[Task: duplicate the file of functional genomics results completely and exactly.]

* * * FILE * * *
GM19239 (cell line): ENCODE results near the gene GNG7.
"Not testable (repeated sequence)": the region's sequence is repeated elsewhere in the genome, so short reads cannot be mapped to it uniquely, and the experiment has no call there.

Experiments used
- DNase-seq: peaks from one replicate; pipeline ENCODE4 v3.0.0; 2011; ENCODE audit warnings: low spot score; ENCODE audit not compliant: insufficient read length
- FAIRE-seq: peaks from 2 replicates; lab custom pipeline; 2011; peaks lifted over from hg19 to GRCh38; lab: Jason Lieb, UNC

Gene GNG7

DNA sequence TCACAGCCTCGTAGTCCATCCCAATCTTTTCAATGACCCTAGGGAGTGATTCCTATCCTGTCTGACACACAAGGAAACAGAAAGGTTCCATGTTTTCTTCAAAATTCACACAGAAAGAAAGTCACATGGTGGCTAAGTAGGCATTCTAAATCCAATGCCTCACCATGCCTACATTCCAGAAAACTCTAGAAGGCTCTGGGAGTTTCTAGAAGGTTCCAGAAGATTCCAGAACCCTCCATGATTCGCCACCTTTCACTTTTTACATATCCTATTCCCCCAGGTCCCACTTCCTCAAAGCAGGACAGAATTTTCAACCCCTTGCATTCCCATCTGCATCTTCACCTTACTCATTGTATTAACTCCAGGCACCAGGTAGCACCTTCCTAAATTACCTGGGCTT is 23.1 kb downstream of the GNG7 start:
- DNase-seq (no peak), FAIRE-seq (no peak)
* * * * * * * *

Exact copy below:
GM19239 (cell line): ENCODE results near the gene GNG7.
"Not testable (repeated sequence)": the region's sequence is repeated elsewhere in the genome, so short reads cannot be mapped to it uniquely, and the experiment has no call there.

Experiments used
- DNase-seq: peaks from one replicate; pipeline ENCODE4 v3.0.0; 2011; ENCODE audit warnings: low spot score; ENCODE audit not compliant: insufficient read length
- FAIRE-seq: peaks from 2 replicates; lab custom pipeline; 2011; peaks lifted over from hg19 to GRCh38; lab: Jason Lieb, UNC

Gene GNG7

DNA sequence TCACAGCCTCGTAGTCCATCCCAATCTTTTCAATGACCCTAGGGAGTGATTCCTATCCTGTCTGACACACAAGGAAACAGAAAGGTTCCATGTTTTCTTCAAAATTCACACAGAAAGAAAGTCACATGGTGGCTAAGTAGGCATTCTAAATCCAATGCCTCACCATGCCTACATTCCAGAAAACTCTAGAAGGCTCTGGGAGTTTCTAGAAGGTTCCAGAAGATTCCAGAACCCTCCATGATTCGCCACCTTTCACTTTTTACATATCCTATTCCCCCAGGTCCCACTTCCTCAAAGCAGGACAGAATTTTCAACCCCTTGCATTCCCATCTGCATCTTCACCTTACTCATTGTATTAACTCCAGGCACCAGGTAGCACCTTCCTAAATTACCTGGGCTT is 23.1 kb downstream of the GNG7 start:
- DNase-seq (no peak), FAIRE-seq (no peak)